I spent some time this afternoon attempting to hit my four year old with a broom handle. Not exactly where I pictured myself when I fondly imagined my mothering years. Before you call DOCS, let me hasten to assure you that he asked me to undertake this exercise. Asked for it, I tell you.
Mr4 has taken up Little Ninjas. Following in the footsteps of, and standing alongside his big brother, in blue pyjamas. He was very keen on the whole thing, practising his sparring stance and his back-break falls with enthusiasm – until they brought out the stick.
We have reached the ‘self-defence’ module of this term’s lessons, and part of this involves learning to dodge a large, red (admittedly well-padded) stick. Mr4 took one look at said stick and ran screaming for his mother – which strikes me as a sensible thing to do, but what would I know?
Apparently, he must learn to dodge the stick. To go one way when it goes the other. Or some such. I say he graduates with honours – he has learned to dodge the stick by running at breakneck speed in the opposite direction. However, it turns out that he will not get the ‘stripe’ on his belt for this particular module unless he faces the stick. Or ‘The Stick’ as it has become known in the Fibro. Like ‘The Blob’ or ‘The Thing’, only much thinner.
On the way home, after a serious discussion about how the correct response to the question ‘what do you do when a stranger tries to drag you into a car?’ is not, as Mr4 tried in class, ‘get in the car’ (accompanied by big smile), we talked about the importance of facing fears. About how fears only got bigger if you didn’t turn around and look at them. How they grew in your mind while you had your eyes closed. Mr4 took that on board and then asked me to help him face down The Stick.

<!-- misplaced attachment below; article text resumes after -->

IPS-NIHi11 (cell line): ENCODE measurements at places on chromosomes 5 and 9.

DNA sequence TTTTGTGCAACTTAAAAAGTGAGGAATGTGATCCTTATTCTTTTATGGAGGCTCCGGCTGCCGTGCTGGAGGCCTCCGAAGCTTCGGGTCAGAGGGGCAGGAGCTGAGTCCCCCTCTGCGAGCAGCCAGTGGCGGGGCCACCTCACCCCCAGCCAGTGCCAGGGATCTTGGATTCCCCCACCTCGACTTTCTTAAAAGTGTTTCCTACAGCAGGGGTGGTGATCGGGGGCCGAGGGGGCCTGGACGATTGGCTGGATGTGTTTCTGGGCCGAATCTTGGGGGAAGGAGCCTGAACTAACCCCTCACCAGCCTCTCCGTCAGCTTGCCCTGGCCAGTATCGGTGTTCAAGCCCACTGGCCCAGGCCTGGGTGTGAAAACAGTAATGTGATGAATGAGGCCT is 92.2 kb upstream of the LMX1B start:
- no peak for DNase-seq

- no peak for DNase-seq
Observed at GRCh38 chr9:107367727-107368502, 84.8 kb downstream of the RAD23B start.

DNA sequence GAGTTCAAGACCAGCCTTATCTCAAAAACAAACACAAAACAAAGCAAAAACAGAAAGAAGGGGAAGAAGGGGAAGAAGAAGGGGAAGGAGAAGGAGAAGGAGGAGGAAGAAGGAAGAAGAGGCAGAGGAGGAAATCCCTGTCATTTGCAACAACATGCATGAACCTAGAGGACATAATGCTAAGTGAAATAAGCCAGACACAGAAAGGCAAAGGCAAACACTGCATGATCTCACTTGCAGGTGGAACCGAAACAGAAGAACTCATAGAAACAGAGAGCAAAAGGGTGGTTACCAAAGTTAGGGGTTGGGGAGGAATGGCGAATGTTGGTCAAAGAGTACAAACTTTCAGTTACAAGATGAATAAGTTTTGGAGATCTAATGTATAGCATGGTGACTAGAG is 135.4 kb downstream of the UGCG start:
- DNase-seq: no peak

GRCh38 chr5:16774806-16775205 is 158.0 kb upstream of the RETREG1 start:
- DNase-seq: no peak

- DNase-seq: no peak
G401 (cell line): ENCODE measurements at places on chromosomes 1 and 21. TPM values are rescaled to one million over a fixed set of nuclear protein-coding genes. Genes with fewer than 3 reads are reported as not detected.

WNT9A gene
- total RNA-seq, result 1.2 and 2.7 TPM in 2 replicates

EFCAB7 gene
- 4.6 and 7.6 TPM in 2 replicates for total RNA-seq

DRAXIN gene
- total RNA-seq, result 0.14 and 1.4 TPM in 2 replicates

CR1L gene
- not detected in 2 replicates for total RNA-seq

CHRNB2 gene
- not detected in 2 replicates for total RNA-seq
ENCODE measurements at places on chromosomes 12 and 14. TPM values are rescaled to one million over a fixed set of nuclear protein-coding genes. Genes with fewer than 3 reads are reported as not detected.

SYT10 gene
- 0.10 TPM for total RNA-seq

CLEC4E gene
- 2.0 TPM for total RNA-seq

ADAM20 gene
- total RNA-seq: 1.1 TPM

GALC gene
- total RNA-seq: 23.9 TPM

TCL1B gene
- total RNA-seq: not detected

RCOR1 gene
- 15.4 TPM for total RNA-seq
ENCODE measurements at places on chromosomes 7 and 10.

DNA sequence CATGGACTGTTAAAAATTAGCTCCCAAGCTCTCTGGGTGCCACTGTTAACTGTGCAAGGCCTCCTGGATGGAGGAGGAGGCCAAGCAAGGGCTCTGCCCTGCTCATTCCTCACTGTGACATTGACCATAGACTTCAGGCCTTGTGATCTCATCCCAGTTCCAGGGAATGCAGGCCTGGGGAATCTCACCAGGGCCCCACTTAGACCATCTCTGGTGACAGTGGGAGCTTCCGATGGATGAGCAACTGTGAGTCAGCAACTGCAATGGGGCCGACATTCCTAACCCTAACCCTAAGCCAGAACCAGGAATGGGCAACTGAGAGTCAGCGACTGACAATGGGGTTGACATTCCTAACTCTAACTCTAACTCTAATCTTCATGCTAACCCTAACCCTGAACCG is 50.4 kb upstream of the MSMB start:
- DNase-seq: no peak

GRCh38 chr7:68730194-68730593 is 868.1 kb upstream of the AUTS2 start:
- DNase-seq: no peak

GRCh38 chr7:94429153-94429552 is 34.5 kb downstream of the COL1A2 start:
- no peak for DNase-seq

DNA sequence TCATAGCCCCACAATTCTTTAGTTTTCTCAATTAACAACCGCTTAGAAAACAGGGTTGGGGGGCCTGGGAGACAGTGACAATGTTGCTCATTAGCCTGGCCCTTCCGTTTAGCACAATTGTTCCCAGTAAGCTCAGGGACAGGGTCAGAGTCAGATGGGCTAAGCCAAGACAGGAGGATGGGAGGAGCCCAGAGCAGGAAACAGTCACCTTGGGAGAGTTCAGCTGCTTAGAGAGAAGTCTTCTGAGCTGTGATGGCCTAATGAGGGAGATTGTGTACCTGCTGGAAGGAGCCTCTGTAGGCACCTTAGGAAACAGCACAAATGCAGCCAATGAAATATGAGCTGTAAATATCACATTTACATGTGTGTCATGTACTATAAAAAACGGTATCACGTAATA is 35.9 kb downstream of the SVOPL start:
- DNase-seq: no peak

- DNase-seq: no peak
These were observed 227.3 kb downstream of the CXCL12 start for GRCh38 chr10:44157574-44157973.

So, being the candidate for Mother of the Year that we know me to be, I spent some time practising with him this afternoon. I even thwacked the handle on the ground as it whistled past his ears (okay, came down somewhere in the vicinity of his body), so that he would not be frightened of any sound effects The Stick might emit. Even so, I’m not sure that I’m doing it right. When I come at him with a broom handle, he giggles. I clearly need to get a tougher expression as the wielder of The Stick.
We have until Monday to build up his courage enough to dodge The Stick on his own. Mr7 sits behind me, giving helpful big-brotherly advice like ‘don’t let it hit you’. Right. With a team like this on his side, how can Mr4 fail?
I also managed to slip some ‘wrist escape’ practice into the mix. This is the move you use when someone has you by the arm and is attempting to drag you into a car. It involves pulling up in the opposite direction from the person’s grip. Or something. Mr4 was perturbed that I was trying to drag him into a pot plant, not a car, but I assured him the method was the same.
And I will sleep easier tonight knowing that if he learned nothing else today, he knows that the correct response if someone tries to drag you into a car is to run screaming to Mum.
Have you found yourself in an unusual situation as a Mum? And how did you have the ‘stranger danger’ talk without freaking out your child?